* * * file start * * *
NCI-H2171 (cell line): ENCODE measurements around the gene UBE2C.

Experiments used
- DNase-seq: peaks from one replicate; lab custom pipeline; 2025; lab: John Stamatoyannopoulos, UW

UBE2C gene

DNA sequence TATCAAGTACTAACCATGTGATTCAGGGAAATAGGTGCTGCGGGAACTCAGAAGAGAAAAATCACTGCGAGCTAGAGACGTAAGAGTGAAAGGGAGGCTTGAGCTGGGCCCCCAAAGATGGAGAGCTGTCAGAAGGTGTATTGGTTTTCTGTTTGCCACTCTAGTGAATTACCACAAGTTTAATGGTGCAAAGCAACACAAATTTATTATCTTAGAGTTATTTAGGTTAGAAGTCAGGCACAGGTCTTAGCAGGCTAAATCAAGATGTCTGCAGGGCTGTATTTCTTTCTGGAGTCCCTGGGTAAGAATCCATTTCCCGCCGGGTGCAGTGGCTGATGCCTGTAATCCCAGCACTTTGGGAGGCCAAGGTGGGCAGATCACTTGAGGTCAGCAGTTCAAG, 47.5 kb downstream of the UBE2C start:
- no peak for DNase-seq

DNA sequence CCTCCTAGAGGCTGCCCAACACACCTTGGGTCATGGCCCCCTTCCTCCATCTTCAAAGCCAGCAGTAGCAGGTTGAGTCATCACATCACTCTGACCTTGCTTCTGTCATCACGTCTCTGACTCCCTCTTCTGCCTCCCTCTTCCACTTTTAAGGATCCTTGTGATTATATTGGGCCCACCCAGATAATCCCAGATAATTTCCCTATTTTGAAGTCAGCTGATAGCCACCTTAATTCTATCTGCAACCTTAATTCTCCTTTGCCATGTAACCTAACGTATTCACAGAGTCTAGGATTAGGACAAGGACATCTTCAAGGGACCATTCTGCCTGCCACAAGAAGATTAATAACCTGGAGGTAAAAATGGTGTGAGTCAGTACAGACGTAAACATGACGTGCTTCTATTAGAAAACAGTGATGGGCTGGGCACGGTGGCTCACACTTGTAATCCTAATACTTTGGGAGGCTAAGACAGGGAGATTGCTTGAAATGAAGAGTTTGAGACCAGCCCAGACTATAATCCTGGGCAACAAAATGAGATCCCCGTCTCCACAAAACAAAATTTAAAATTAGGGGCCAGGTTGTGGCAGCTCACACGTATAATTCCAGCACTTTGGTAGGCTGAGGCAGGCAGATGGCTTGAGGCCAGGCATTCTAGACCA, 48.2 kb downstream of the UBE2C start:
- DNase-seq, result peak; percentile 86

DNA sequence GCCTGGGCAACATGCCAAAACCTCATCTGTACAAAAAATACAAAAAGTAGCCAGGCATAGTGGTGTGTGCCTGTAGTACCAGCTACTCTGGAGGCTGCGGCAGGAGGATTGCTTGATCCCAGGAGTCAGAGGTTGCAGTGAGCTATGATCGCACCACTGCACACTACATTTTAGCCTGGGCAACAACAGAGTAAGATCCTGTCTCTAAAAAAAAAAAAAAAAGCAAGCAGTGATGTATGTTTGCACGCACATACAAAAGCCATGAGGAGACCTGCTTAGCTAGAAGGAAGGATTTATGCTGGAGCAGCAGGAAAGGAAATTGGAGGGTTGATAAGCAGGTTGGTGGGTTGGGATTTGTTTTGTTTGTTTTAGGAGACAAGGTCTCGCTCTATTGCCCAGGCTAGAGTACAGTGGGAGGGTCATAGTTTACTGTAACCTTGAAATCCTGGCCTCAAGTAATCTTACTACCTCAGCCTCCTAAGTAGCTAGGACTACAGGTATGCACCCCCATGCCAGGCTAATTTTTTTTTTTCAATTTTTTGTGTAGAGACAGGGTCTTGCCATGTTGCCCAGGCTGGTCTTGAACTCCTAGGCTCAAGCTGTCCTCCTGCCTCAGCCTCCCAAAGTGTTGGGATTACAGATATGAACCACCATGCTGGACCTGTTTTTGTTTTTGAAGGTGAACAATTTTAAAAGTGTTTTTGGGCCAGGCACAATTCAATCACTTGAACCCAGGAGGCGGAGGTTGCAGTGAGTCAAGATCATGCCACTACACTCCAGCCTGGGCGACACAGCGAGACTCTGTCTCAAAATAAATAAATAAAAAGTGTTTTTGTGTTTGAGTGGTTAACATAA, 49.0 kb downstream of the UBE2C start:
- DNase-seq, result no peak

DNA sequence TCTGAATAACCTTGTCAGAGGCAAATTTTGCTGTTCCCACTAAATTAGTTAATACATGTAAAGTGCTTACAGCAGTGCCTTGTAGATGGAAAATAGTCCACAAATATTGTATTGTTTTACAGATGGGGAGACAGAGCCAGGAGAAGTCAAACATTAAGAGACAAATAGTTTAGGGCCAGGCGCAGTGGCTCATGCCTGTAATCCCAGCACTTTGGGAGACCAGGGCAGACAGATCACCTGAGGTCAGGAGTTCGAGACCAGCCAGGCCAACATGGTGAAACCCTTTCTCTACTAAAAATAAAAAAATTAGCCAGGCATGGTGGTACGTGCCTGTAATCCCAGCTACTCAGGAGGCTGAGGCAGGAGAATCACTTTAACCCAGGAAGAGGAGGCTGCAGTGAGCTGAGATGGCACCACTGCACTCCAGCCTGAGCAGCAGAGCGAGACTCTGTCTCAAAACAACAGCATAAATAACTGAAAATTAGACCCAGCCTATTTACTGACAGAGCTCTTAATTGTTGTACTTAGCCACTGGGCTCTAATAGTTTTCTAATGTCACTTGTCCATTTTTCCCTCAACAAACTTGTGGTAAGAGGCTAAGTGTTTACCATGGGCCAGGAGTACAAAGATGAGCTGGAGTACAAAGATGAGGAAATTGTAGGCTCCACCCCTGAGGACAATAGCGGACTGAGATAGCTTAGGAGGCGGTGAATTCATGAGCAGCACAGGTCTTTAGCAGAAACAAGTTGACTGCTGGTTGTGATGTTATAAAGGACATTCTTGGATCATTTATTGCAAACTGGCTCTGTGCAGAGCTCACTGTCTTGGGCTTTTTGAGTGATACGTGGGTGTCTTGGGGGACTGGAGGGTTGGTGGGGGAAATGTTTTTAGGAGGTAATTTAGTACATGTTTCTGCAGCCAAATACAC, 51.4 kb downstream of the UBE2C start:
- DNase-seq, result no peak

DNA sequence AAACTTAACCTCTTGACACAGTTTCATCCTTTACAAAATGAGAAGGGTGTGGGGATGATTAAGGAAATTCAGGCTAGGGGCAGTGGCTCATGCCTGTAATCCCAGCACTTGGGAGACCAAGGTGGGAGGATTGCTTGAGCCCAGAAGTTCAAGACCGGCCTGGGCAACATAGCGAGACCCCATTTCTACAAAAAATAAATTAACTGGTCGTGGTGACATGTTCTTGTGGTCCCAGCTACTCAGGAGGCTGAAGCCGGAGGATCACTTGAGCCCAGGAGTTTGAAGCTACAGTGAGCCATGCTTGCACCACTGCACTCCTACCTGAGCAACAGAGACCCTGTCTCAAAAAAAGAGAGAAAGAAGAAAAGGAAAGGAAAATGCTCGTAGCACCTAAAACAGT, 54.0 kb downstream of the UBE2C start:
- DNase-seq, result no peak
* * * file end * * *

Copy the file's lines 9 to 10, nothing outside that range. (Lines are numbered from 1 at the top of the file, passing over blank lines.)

DNA sequence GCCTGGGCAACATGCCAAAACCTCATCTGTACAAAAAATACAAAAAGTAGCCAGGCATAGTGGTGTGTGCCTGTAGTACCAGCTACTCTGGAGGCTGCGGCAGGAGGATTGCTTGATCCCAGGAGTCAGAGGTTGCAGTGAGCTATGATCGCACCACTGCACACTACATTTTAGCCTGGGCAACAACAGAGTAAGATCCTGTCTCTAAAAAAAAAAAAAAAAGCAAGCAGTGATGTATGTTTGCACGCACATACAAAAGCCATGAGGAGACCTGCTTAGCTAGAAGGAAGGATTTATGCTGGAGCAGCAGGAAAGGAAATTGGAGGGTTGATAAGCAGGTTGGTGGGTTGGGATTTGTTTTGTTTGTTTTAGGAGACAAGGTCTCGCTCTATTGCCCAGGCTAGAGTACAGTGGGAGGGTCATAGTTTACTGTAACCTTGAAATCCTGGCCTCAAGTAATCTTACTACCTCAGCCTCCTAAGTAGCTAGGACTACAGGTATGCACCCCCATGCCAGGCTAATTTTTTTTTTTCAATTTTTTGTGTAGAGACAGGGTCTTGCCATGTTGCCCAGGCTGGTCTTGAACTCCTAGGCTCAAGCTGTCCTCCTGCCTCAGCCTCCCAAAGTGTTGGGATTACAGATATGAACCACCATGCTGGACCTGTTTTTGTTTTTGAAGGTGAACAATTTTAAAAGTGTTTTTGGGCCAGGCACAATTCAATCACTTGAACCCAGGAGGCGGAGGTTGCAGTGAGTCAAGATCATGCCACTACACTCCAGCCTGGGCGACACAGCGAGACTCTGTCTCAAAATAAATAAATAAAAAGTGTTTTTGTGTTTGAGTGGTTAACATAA, 49.0 kb downstream of the UBE2C start:
- DNase-seq, result no peak